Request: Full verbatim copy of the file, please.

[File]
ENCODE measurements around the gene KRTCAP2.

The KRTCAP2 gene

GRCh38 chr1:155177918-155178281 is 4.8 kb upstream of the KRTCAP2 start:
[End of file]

ENCODE measurements around the gene KRTCAP2.

The KRTCAP2 gene

GRCh38 chr1:155177918-155178281 is 4.8 kb upstream of the KRTCAP2 start: